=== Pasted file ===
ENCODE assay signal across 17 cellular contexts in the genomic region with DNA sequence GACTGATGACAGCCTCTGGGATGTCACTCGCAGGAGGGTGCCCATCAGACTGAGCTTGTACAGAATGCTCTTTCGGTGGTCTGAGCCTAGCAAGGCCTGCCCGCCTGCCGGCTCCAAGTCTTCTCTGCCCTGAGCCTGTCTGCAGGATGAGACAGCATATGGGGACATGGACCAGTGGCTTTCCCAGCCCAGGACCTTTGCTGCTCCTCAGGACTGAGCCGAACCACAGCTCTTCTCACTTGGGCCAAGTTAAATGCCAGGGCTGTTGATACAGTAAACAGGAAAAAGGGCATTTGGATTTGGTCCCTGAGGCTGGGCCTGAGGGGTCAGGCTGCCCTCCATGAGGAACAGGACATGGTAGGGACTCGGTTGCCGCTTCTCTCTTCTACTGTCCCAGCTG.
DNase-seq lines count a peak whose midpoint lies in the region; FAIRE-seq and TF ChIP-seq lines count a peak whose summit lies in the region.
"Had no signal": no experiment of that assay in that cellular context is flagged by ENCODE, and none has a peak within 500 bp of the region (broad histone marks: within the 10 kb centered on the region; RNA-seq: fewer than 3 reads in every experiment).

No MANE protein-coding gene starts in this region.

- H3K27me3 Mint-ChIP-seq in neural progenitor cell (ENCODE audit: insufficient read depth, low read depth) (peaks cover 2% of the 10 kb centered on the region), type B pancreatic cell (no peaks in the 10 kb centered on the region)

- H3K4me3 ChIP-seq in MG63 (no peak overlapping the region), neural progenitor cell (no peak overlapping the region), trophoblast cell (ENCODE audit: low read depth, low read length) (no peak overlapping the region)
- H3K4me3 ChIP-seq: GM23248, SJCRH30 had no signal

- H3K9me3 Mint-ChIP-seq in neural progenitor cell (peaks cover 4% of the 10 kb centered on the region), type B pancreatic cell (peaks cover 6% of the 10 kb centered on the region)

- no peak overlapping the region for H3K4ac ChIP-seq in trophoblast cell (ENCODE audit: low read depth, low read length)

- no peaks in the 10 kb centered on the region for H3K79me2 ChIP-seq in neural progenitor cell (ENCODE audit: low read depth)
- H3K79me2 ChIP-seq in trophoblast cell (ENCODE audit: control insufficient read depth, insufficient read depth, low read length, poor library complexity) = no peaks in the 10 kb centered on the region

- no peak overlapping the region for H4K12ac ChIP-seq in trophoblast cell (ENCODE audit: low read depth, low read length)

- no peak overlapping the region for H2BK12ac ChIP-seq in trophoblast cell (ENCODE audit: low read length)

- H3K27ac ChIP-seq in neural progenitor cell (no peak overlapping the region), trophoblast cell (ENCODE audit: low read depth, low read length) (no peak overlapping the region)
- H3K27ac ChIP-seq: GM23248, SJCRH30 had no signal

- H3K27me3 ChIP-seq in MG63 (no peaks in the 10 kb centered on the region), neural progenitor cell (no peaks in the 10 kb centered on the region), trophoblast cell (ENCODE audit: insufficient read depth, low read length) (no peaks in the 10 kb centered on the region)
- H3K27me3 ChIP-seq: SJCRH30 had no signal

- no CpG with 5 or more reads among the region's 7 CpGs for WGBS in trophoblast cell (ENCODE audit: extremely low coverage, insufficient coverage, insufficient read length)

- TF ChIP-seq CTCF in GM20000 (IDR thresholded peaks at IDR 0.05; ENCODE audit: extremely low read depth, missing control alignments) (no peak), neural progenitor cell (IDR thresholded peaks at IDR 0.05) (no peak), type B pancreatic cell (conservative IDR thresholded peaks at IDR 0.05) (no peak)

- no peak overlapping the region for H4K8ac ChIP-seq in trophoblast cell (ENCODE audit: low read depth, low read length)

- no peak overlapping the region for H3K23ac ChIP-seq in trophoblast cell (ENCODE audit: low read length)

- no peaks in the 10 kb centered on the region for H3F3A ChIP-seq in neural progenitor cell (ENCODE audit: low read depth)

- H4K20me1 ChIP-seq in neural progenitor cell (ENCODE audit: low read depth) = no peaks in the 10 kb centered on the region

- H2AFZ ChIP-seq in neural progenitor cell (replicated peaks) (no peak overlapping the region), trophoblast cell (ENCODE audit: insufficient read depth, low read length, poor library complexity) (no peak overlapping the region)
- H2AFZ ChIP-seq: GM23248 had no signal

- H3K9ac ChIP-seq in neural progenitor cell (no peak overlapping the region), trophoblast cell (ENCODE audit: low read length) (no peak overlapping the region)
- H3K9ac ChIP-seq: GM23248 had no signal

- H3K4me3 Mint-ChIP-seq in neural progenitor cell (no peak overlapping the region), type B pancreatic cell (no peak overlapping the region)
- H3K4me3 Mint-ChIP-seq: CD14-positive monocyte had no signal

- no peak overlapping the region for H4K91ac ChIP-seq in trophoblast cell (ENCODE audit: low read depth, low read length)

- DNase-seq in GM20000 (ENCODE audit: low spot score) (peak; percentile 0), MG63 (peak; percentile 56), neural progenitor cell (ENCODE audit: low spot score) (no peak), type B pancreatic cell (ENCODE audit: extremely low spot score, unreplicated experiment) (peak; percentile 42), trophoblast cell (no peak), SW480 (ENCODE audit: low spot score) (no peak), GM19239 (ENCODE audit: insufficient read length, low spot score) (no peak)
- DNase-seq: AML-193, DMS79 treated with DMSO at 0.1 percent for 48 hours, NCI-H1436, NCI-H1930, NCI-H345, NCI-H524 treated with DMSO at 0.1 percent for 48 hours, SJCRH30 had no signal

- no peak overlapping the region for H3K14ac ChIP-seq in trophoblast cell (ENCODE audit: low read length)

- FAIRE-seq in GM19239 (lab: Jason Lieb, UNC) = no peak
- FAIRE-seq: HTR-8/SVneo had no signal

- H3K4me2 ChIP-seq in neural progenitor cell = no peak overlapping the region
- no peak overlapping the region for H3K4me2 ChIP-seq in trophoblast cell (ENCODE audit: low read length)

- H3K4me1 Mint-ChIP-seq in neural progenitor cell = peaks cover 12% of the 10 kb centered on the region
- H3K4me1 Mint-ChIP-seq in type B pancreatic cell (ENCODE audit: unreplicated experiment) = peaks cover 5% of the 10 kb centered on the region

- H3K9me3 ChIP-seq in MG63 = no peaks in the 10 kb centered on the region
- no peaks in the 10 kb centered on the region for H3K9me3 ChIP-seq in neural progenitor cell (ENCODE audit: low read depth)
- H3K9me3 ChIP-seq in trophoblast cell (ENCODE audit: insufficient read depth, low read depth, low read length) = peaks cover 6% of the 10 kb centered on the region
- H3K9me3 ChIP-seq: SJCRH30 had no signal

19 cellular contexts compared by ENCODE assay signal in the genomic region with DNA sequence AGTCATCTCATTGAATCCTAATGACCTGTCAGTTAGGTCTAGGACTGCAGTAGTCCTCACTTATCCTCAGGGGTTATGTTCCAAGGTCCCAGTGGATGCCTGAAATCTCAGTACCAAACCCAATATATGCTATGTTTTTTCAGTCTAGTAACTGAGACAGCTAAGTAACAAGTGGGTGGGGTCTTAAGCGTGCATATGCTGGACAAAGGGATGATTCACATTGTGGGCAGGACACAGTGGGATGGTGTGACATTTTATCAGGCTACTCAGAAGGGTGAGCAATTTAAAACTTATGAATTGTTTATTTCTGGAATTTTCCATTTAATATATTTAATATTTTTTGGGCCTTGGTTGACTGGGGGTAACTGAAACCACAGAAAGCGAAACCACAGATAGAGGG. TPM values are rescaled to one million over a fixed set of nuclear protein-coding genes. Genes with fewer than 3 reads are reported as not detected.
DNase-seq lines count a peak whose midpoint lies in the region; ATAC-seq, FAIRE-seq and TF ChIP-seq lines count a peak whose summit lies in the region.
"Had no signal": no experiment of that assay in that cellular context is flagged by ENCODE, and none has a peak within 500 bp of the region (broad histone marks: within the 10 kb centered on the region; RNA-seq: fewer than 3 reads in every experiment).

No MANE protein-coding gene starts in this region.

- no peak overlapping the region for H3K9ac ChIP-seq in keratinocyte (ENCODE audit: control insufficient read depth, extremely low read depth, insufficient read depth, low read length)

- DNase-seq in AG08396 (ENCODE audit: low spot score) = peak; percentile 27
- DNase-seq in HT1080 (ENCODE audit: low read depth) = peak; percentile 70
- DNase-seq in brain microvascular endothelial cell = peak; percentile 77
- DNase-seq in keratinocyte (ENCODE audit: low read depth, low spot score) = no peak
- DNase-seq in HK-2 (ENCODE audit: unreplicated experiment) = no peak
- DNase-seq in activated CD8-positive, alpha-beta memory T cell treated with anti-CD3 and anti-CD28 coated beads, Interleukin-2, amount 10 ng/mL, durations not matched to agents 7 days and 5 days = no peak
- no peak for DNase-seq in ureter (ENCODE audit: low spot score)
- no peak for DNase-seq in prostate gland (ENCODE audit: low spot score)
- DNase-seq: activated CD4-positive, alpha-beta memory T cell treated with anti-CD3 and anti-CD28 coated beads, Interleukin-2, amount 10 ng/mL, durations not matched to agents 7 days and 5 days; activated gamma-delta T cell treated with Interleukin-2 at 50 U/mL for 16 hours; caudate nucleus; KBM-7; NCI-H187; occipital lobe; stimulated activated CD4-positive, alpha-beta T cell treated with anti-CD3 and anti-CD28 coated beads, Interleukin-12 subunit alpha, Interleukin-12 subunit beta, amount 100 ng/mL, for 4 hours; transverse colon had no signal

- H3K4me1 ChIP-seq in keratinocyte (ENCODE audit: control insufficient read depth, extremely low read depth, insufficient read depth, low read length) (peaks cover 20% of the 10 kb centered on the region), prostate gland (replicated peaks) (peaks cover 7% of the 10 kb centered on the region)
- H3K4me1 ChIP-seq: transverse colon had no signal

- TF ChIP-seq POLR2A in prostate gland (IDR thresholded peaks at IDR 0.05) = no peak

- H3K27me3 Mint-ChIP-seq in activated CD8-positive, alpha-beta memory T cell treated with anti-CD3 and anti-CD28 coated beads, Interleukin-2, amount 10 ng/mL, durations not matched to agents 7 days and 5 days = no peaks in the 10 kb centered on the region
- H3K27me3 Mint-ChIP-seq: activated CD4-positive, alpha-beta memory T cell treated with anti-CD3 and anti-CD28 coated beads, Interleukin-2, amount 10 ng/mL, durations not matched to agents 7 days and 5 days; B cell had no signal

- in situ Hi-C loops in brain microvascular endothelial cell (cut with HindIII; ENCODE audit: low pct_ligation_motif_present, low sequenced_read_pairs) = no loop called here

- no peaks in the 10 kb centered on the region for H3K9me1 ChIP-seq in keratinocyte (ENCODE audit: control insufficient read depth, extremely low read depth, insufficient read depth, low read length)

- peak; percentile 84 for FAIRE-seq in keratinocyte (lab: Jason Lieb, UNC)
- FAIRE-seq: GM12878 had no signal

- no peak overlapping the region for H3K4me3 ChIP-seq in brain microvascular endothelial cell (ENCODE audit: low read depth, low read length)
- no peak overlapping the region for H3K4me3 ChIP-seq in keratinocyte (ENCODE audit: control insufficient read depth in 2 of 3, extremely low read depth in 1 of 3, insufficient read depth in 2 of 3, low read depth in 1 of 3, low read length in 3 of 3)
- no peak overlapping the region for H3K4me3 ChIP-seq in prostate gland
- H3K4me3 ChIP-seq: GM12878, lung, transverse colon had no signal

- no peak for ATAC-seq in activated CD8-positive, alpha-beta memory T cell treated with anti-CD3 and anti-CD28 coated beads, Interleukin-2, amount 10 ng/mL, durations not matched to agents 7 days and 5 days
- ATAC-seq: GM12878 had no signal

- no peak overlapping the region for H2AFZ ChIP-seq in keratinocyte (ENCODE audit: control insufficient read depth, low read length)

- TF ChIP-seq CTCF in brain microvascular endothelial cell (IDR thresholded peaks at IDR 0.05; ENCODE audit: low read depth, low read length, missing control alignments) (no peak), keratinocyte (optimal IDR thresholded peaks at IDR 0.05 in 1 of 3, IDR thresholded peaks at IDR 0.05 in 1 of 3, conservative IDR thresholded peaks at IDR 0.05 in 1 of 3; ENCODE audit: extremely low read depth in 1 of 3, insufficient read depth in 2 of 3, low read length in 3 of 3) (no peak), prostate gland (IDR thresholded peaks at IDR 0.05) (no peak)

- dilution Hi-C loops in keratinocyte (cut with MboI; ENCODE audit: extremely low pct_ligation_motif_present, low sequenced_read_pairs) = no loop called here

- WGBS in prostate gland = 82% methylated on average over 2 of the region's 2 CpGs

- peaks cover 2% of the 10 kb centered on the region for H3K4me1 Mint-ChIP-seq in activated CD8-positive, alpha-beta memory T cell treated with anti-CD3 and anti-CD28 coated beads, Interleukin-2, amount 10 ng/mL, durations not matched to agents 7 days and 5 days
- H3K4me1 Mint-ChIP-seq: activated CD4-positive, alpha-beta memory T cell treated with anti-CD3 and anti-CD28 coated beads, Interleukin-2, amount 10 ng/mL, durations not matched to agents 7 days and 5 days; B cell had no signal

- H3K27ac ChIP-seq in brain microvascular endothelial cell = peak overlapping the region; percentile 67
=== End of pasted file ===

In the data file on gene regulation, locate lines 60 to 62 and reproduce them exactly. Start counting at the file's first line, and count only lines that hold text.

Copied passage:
- TF ChIP-seq POLR2A in prostate gland (IDR thresholded peaks at IDR 0.05) = no peak

- H3K27me3 Mint-ChIP-seq in activated CD8-positive, alpha-beta memory T cell treated with anti-CD3 and anti-CD28 coated beads, Interleukin-2, amount 10 ng/mL, durations not matched to agents 7 days and 5 days = no peaks in the 10 kb centered on the region
- H3K27me3 Mint-ChIP-seq: activated CD4-positive, alpha-beta memory T cell treated with anti-CD3 and anti-CD28 coated beads, Interleukin-2, amount 10 ng/mL, durations not matched to agents 7 days and 5 days; B cell had no signal